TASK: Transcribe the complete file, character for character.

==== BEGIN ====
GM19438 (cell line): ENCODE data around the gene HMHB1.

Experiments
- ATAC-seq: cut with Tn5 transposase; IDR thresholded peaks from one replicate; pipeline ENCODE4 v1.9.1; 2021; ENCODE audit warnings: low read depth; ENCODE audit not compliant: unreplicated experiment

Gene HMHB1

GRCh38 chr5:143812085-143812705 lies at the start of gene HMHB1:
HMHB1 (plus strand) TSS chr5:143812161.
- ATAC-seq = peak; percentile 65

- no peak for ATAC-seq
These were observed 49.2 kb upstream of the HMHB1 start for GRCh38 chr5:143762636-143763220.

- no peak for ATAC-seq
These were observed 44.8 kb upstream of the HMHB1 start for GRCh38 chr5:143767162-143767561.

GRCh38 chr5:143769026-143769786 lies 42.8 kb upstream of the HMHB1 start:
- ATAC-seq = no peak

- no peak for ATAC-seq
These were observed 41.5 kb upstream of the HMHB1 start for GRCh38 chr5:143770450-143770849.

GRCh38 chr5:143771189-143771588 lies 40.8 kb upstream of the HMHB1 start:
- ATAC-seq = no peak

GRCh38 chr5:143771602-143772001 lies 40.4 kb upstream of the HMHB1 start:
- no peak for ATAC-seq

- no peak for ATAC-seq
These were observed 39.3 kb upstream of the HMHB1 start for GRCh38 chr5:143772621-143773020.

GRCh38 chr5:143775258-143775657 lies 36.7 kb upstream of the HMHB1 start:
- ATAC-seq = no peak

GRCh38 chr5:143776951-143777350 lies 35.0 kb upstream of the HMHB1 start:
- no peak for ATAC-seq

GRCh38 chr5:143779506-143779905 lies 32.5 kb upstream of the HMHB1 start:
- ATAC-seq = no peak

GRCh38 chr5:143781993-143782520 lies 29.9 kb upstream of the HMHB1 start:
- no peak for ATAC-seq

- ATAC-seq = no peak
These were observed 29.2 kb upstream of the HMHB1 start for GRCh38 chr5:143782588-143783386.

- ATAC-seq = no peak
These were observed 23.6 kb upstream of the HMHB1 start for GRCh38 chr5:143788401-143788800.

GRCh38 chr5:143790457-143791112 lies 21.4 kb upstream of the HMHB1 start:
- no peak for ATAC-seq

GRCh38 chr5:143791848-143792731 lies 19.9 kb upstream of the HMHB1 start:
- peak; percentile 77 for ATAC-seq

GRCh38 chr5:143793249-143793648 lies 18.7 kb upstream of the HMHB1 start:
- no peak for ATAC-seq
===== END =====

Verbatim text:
GM19438 (cell line): ENCODE data around the gene HMHB1.

Experiments
- ATAC-seq: cut with Tn5 transposase; IDR thresholded peaks from one replicate; pipeline ENCODE4 v1.9.1; 2021; ENCODE audit warnings: low read depth; ENCODE audit not compliant: unreplicated experiment

Gene HMHB1

GRCh38 chr5:143812085-143812705 lies at the start of gene HMHB1:
HMHB1 (plus strand) TSS chr5:143812161.
- ATAC-seq = peak; percentile 65

- no peak for ATAC-seq
These were observed 49.2 kb upstream of the HMHB1 start for GRCh38 chr5:143762636-143763220.

- no peak for ATAC-seq
These were observed 44.8 kb upstream of the HMHB1 start for GRCh38 chr5:143767162-143767561.

GRCh38 chr5:143769026-143769786 lies 42.8 kb upstream of the HMHB1 start:
- ATAC-seq = no peak

- no peak for ATAC-seq
These were observed 41.5 kb upstream of the HMHB1 start for GRCh38 chr5:143770450-143770849.

GRCh38 chr5:143771189-143771588 lies 40.8 kb upstream of the HMHB1 start:
- ATAC-seq = no peak

GRCh38 chr5:143771602-143772001 lies 40.4 kb upstream of the HMHB1 start:
- no peak for ATAC-seq

- no peak for ATAC-seq
These were observed 39.3 kb upstream of the HMHB1 start for GRCh38 chr5:143772621-143773020.

GRCh38 chr5:143775258-143775657 lies 36.7 kb upstream of the HMHB1 start:
- ATAC-seq = no peak

GRCh38 chr5:143776951-143777350 lies 35.0 kb upstream of the HMHB1 start:
- no peak for ATAC-seq

GRCh38 chr5:143779506-143779905 lies 32.5 kb upstream of the HMHB1 start:
- ATAC-seq = no peak

GRCh38 chr5:143781993-143782520 lies 29.9 kb upstream of the HMHB1 start:
- no peak for ATAC-seq

- ATAC-seq = no peak
These were observed 29.2 kb upstream of the HMHB1 start for GRCh38 chr5:143782588-143783386.

- ATAC-seq = no peak
These were observed 23.6 kb upstream of the HMHB1 start for GRCh38 chr5:143788401-143788800.

GRCh38 chr5:143790457-143791112 lies 21.4 kb upstream of the HMHB1 start:
- no peak for ATAC-seq

GRCh38 chr5:143791848-143792731 lies 19.9 kb upstream of the HMHB1 start:
- peak; percentile 77 for ATAC-seq

GRCh38 chr5:143793249-143793648 lies 18.7 kb upstream of the HMHB1 start:
- no peak for ATAC-seq